See Lundy, page 8
Q&A With Williamsburg Group
Chairman Chip Lundy
By Mark R. Smith, EDITOR-IN-CHIEF
Chip Lundy has spent most of his career in the local homebuilding industry, but
plenty of his employees, colleagues and
Howard County neighbors just as often
know him for his community involvement.
After being transferred to the new
town of Columbia more than 45 years ago,
Lundy eventually co-founded Columbia
Builders in 1975, then established Williamsburg Homes and Patriot Homes in
1983 and 1991, respectively, then formed
the Williamsburg Group in 1995. In 2001,
Williamsburg and Patriot combined to
settle more than 450 homes, attaining
revenues that exceeded $140 million in the
process. Patriot was purchased by Lennar
Corp. in 2002; annually, Williamsburg
Group builds 100 homes.
Lundy also has been very active in
the community. He has served as board
chair of Howard County General Hospital
(HCGH) — where the Neonatal Intensive
Care Unit (NICU) is named for his family — and Johns Hopkins Medicine; was
a founder and director of The Columbia
Bank; served as co-chair of the Philanthropic Giving Campaign for the Community Foundation of Howard County
and on the Baltimore Industry Roundtable
for the Federal Reserve Bank, and has
also served on the boards of Leadership
Howard County and the Howard County
Economic Forum, among others.
He has also supported more than a
dozen nonprofits. His honors include the
Lifetime Achievement Award from the
Home Builders Association of Maryland,
the Leadership Legacy Award from Leadership Howard County, the Good Scout
Award from the Boy Scouts of America
and Philanthropist of the Year from the
Community Foundation of Howard County.
How did you get into the homebuilding
After graduating from Northwestern
Did you think you would stay here so
University in 1964, I worked as a civil en-
gineer for several years. In 1969, I earned
my MBA at Pitt, then moved into home-
building with a company in Pittsburgh
because I thought it was a solid industry.
I was transferred to Columbia in 1972, and
I’ve been here since.
No. I’m from Camp Hill, Pa., near
Harrisburg, but my wife was from Pittsburgh; when we came here, Columbia was
a new frontier. There were no cliques, and
that was critical to me, because I wanted a
level playing field. Had I stayed in Pennsylvania, I wouldn’t have gotten such a
Now, this is home, and two of our three
daughters live here, too. But guess where
our other daughter lives — Pittsburgh.
How many homes has your company
I’ve never really added them up. In
1975, Jim Greenfield, Richard Bishop
and I founded Columbia Builders; I left
in 1983 to start Williamsburg Homes, then
founded Patriot Homes in 1991. Eleven
years later, we sold Patriot to Lennar
Homes. Williamsburg has worked mostly
in Howard County, but in the last 10 years,
we’ve expanded into Carroll, Montgomery, Anne Arundel and Baltimore counties.
During that 30-plus year span, I estimate
that we built about 5,000 homes in the
Currently, though, we’re usually working in Howard, where we have good name
recognition. We never were developers,
just homebuilders. Tim Morris and Bruce
Harvey call those shots now for Williamsburg, but we share the same philosophy.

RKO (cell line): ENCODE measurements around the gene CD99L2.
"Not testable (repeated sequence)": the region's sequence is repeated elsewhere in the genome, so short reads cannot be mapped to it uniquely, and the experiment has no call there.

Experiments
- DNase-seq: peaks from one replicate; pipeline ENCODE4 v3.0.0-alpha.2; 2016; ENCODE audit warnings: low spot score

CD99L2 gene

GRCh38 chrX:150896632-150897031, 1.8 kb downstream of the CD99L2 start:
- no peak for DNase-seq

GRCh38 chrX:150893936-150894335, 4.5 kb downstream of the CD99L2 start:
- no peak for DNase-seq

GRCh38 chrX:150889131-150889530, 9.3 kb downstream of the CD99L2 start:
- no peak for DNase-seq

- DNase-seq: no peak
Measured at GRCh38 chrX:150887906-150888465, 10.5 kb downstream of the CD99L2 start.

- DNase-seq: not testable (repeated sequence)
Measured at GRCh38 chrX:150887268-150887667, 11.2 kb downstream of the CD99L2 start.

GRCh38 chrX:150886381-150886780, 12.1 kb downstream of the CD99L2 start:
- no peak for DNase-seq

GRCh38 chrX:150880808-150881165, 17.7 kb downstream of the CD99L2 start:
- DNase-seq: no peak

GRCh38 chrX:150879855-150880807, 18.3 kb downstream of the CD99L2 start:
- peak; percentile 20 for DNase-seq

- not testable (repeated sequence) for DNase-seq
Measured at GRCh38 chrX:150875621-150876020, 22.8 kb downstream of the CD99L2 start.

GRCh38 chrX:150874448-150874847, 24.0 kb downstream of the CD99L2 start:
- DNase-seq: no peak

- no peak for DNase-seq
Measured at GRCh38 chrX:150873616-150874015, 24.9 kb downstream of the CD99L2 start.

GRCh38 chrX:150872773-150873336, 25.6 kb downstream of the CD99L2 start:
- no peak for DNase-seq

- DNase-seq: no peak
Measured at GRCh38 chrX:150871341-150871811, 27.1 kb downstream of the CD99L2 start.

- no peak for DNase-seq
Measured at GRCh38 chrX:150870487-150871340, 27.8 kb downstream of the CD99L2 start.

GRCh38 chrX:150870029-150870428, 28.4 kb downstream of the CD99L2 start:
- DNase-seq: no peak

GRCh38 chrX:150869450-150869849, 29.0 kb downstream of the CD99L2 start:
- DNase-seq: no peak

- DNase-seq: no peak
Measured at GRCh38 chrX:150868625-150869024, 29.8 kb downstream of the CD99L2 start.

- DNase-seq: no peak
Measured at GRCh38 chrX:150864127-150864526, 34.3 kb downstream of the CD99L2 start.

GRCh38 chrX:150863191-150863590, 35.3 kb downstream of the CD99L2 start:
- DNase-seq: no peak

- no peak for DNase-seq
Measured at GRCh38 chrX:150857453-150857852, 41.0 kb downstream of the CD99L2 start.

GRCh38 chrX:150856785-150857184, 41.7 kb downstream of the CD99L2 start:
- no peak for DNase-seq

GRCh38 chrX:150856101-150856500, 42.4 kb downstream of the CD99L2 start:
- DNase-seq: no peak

Do note, however, that we never went into
Pennsylvania, like many developers did
10 years ago during the go-go days. We
stayed in, and expanded in, this market.
Your grandson, Benjamin, was saved
several years ago in what is now the
Lundy Family NICU at HCGH. How
did that situation transpire?
Benjamin in now 11 and has two
titanium rods in his neck that replaced
misformed vertebra. We’re very grateful
to Dr. Tuvia Blechman, the doctor who
caught the problem, who is still at HCGH;
and the doctor who installed the rods, Dr.
Paul Sponseller, who heads the Division
of Pediatric Orthopedic Surgery at Johns
Hopkins Hospital. Ben will never be able
to play linebacker for the Ravens, but he
plays soccer and flag football. It’s a miracle that he’s a normal, healthy kid.
We started making contributions when
we met Dr. Blechman and, over time, have
granted HCGH $1 million. Our family
supported the NICU in its efforts to buy
some medical equipment that wasn’t in its
budget. I know that there are many people
around here that have been as generous as,
Blossoms of Hope’s
Inspire hope, happiness & health
8th Annual Theme Exhibition
Honoring Columbia’s 50th Birthday
at Columbia Art Center. Blossoms of
Hope: Healing Hands/Letter of Inspiration,
Friday, April 7, 2017, 6-8pm
Enchanted Forest Cherrybration Days
at Clark’s Elioak Farm. April 8-9, 2017
10th Annual Pretty in Pink –
A champagne ladies luncheon and fashion
show at Turf Valley Resort.
Friday, April 14, 2017, 10am–3pm
9th Annual Pink Greens Golf
Classic at Turf Valley Resort.
Friday, April 28, 2017, 9am–3pm
Power of the Purse at Sub-Zero and
Wolf Showroom by Fretz. Gently used and
vintage purses will be available for cash and
carry. New and designer handbags, some
of which will be filled with goodies, will be
included in the Silent Auction. There will
be light fare, networking, and much more!
Monday, June 12, 2017, 4:30pm–7:30pm
Springtime is cherry blossom time in
Howard County, Maryland and Blossoms
of Hope’s Spring CHERRYBRATION
DAYS bring seasonal activities for
every age, every budget, and almost
every interest. These activities honor
the beauty of the trees and help raise
cancer awareness by benefiting the
Claudia Mayer/Tina Broccolino Cancer
Resource Center and other local charities,
with more than 1,800 cherry trees
blossoming in parks, along roadways,
and at county-wide attractions.
PAM LONG PHOTOGRAPHY
For more information on
events and purchasing of
trees, call 443-538-0858 or
Want to visit the
trees this spring?
Visit our website and see
the map tour where they
have been planted.
CHERRYBRATION PLATINUM SPONSOR